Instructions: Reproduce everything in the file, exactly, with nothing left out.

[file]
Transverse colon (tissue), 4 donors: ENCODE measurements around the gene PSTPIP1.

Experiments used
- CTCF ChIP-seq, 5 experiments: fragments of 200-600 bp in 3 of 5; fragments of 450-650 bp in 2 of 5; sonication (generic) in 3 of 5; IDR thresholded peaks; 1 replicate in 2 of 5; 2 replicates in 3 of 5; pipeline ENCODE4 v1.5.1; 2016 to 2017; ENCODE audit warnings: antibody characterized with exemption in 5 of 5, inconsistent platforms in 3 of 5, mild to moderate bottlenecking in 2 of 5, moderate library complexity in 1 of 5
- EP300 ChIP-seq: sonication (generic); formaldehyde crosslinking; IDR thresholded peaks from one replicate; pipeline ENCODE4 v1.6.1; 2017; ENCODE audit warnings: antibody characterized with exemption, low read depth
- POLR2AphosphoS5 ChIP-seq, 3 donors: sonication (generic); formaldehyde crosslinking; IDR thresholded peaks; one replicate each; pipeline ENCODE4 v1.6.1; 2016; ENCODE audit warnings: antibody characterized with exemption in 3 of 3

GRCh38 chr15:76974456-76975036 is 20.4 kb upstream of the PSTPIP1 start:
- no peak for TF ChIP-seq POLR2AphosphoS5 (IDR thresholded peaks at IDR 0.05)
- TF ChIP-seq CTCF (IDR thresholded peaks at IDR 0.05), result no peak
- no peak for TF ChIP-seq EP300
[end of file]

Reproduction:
Transverse colon (tissue), 4 donors: ENCODE measurements around the gene PSTPIP1.

Experiments used
- CTCF ChIP-seq, 5 experiments: fragments of 200-600 bp in 3 of 5; fragments of 450-650 bp in 2 of 5; sonication (generic) in 3 of 5; IDR thresholded peaks; 1 replicate in 2 of 5; 2 replicates in 3 of 5; pipeline ENCODE4 v1.5.1; 2016 to 2017; ENCODE audit warnings: antibody characterized with exemption in 5 of 5, inconsistent platforms in 3 of 5, mild to moderate bottlenecking in 2 of 5, moderate library complexity in 1 of 5
- EP300 ChIP-seq: sonication (generic); formaldehyde crosslinking; IDR thresholded peaks from one replicate; pipeline ENCODE4 v1.6.1; 2017; ENCODE audit warnings: antibody characterized with exemption, low read depth
- POLR2AphosphoS5 ChIP-seq, 3 donors: sonication (generic); formaldehyde crosslinking; IDR thresholded peaks; one replicate each; pipeline ENCODE4 v1.6.1; 2016; ENCODE audit warnings: antibody characterized with exemption in 3 of 3

GRCh38 chr15:76974456-76975036 is 20.4 kb upstream of the PSTPIP1 start:
- no peak for TF ChIP-seq POLR2AphosphoS5 (IDR thresholded peaks at IDR 0.05)
- TF ChIP-seq CTCF (IDR thresholded peaks at IDR 0.05), result no peak
- no peak for TF ChIP-seq EP300